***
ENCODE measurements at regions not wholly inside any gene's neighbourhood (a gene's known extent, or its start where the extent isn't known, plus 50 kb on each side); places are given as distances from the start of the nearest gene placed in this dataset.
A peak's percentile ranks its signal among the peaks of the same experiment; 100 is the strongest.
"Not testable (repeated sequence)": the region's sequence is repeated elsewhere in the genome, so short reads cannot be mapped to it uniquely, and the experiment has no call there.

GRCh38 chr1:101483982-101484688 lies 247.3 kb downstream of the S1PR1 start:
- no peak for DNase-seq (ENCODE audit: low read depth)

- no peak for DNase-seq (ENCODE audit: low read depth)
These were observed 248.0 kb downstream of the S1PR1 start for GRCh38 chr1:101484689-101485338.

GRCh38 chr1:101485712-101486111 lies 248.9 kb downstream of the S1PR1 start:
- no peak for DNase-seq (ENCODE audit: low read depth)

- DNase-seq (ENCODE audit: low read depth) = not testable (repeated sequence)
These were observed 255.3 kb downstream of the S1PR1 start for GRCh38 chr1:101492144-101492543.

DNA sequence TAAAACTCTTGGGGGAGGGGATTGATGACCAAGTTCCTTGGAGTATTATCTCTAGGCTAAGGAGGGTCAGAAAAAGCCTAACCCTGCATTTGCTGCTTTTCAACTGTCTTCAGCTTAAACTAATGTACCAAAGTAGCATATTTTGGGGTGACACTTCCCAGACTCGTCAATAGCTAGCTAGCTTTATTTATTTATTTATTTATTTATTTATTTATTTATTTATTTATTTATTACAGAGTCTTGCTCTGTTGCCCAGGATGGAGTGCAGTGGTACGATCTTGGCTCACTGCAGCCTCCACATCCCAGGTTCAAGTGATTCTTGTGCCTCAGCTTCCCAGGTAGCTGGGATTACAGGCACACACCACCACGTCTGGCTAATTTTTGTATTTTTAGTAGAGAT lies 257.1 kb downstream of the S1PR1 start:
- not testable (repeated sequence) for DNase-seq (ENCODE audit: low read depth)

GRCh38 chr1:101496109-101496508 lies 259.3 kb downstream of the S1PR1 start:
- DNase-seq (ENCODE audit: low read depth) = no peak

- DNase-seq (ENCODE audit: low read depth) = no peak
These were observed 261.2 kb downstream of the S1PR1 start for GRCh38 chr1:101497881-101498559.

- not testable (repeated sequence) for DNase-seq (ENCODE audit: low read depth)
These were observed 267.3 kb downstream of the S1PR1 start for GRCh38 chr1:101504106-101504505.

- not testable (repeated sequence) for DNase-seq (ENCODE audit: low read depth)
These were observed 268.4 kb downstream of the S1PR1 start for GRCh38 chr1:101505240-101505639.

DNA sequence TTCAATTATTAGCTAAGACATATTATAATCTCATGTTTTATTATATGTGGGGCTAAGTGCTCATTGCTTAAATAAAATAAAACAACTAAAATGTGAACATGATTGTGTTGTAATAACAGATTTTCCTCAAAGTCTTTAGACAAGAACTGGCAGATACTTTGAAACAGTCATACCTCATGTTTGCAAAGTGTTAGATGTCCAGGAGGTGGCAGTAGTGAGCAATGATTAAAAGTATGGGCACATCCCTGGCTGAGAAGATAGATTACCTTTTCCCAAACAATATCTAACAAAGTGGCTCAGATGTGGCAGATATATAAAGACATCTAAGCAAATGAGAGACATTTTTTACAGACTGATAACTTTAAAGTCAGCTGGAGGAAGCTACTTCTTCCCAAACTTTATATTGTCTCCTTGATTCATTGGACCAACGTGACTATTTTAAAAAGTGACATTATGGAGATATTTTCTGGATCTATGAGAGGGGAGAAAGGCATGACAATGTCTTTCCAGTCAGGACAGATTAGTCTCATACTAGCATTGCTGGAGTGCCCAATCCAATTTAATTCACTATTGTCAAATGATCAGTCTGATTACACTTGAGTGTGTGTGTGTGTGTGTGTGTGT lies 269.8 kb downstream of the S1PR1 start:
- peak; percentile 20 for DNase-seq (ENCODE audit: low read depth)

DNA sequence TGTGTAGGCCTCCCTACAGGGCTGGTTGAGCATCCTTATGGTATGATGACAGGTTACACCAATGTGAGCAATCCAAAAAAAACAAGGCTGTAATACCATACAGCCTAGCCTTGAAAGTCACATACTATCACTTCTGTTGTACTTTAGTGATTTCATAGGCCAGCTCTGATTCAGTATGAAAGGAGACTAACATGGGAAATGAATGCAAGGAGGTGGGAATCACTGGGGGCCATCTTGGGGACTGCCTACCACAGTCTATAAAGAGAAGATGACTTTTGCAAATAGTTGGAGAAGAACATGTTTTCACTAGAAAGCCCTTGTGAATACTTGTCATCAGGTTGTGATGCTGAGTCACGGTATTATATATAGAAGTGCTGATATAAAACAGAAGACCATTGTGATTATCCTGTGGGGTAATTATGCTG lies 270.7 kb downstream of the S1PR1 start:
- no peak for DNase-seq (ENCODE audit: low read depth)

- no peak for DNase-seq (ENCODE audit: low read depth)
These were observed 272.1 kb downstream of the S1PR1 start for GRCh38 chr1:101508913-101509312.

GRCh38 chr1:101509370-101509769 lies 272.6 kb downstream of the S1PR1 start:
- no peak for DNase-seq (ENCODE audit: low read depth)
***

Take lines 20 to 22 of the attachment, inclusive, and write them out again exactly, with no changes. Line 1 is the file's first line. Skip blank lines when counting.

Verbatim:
- not testable (repeated sequence) for DNase-seq (ENCODE audit: low read depth)
These were observed 268.4 kb downstream of the S1PR1 start for GRCh38 chr1:101505240-101505639.

DNA sequence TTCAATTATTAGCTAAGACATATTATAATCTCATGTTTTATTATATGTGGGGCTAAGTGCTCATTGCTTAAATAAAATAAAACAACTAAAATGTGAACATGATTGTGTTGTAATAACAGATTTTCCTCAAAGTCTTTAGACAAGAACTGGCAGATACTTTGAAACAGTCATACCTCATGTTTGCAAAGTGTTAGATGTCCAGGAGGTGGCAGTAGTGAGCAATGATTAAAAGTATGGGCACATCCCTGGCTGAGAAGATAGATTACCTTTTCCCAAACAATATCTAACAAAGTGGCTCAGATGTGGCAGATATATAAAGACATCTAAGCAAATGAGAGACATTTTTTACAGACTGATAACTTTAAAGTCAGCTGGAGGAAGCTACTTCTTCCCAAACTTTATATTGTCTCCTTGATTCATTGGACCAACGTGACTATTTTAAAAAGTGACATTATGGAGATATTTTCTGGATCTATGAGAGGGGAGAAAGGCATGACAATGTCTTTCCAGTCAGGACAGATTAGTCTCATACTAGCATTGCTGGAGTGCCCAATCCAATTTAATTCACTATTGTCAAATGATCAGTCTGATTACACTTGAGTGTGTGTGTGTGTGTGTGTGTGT lies 269.8 kb downstream of the S1PR1 start: